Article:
Aspen, Colorado is famous for being “green“ — as in dollar bills, and the environment. Last week the Aspen Chamber of Commerce withdrew from the U.S. Chamber of Commerce because the national group doesn’t support strong action to combat climate change. Aspen is home to The Aspen Institute, which promotes environmental innovation and a shift to a clean energy economy. And in Aspen you can find no shortage of lectures and films about protecting the environment, and “green” consumer goods from fancy organic food to fair trade luxury home furnishings.
But as detailed in a recent book by Lisa Sun-Hee Park and David Naguib Pellow, Aspen turns its obsession with sustainability in a dark direction when it comes to the immigrant workers that keep its upscale tourist and second-home economy running. The authors argue that under the guise of environmentalism, the town and its surrounding communities have instituted official and de facto policies that make it nearly impossible for immigrants to live near their jobs, and otherwise treat them unfairly and make their lives extremely difficult.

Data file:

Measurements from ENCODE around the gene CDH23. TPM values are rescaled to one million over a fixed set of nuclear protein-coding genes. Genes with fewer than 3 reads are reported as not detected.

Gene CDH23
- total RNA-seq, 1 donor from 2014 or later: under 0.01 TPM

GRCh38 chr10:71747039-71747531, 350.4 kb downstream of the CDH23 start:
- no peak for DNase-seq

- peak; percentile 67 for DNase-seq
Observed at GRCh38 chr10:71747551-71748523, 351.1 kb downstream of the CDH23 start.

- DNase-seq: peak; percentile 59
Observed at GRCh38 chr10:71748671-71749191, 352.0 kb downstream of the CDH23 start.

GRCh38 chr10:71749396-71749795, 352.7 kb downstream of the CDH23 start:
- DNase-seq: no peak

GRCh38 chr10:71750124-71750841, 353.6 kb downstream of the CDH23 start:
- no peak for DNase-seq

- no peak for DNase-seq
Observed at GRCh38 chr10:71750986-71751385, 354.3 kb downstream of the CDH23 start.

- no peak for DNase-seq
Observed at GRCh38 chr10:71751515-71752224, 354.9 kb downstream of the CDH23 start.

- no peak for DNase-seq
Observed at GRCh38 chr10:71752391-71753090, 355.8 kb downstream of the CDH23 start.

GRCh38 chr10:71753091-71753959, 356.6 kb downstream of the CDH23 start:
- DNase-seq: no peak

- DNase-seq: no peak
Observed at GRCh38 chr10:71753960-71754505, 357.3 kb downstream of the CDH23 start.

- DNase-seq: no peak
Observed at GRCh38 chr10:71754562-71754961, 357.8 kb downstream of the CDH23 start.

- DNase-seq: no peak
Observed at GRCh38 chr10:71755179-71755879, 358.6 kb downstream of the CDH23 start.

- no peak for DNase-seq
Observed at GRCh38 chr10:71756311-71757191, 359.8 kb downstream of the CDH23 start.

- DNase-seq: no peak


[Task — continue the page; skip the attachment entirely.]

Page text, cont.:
The Slums of Aspen: Immigrants Versus the Environment in America’s Eden argues that attitudes and actions in Aspen and the surrounding Roaring Fork Valley are indicative of a widespread and long-standing trend wherein “environmental and nativist movements share a great deal of common ground, far more than most progressives and liberals would like to believe.” By “nativist” they mean xenophobic and racist groups who often believe in strict population control and immigration control, especially for certain groups of people. I think the authors’ larger thesis is an over-generalization of a complicated topic (which I explored for Earth Island Journal in 2009), and it is important to remember that in Aspen as in any community, the loudest voices and the policies passed don’t represent the views of all residents.